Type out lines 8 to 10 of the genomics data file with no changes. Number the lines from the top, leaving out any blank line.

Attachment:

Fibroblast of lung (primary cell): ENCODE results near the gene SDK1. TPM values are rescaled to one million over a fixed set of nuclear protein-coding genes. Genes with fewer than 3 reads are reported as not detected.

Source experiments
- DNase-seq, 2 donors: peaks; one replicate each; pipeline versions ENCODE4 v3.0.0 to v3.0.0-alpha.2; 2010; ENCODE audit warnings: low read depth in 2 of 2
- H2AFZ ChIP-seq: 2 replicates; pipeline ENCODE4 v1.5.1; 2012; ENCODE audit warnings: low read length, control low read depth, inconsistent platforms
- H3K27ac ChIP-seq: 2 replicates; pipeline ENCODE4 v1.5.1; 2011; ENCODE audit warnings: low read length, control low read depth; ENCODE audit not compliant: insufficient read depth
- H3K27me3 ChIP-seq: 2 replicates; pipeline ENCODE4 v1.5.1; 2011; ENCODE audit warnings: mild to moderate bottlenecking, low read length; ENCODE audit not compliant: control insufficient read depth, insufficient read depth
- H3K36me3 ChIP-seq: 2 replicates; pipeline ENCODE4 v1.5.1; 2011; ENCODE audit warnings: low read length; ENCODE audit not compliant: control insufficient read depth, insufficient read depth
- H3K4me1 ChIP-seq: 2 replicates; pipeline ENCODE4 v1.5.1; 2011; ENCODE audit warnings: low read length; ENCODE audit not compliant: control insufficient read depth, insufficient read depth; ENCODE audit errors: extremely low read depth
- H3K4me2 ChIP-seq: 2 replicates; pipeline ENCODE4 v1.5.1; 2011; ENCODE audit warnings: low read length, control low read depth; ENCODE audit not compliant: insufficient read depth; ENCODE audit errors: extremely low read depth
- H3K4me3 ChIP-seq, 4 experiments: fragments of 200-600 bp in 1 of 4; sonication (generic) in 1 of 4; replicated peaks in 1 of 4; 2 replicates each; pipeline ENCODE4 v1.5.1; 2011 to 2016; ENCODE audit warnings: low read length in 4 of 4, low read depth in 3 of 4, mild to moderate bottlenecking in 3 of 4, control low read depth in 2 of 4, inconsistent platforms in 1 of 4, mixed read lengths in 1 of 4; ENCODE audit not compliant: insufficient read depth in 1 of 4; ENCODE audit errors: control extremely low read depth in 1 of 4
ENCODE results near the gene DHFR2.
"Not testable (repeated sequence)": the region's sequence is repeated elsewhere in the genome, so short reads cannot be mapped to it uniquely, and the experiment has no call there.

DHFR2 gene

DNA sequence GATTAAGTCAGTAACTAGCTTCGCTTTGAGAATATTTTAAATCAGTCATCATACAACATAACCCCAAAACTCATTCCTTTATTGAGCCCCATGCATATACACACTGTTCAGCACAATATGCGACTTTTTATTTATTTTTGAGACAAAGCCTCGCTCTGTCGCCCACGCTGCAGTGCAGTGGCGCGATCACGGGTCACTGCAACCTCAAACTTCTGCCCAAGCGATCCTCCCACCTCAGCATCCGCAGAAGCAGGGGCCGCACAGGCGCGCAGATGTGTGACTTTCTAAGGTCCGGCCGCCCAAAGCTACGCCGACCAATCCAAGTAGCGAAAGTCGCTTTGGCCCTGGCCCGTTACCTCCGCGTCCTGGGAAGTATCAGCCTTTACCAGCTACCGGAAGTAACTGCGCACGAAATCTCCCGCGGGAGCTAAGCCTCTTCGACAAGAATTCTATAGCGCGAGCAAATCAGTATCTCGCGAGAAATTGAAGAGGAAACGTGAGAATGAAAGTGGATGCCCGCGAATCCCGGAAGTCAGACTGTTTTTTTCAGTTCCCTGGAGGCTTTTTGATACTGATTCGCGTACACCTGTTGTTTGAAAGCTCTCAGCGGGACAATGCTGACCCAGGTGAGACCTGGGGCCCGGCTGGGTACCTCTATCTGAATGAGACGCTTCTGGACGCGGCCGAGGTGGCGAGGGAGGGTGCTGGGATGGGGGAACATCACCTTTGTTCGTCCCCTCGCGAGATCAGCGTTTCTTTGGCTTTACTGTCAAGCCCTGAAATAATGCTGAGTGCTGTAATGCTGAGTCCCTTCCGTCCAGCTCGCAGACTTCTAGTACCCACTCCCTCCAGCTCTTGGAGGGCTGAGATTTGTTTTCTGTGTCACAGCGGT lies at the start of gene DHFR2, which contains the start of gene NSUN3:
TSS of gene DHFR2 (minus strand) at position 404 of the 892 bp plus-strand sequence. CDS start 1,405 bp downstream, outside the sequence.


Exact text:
- H3K4me1 ChIP-seq: 2 replicates; pipeline ENCODE4 v1.5.1; 2011; ENCODE audit warnings: low read length; ENCODE audit not compliant: control insufficient read depth, insufficient read depth; ENCODE audit errors: extremely low read depth
- H3K4me2 ChIP-seq: 2 replicates; pipeline ENCODE4 v1.5.1; 2011; ENCODE audit warnings: low read length, control low read depth; ENCODE audit not compliant: insufficient read depth; ENCODE audit errors: extremely low read depth
- H3K4me3 ChIP-seq, 4 experiments: fragments of 200-600 bp in 1 of 4; sonication (generic) in 1 of 4; replicated peaks in 1 of 4; 2 replicates each; pipeline ENCODE4 v1.5.1; 2011 to 2016; ENCODE audit warnings: low read length in 4 of 4, low read depth in 3 of 4, mild to moderate bottlenecking in 3 of 4, control low read depth in 2 of 4, inconsistent platforms in 1 of 4, mixed read lengths in 1 of 4; ENCODE audit not compliant: insufficient read depth in 1 of 4; ENCODE audit errors: control extremely low read depth in 1 of 4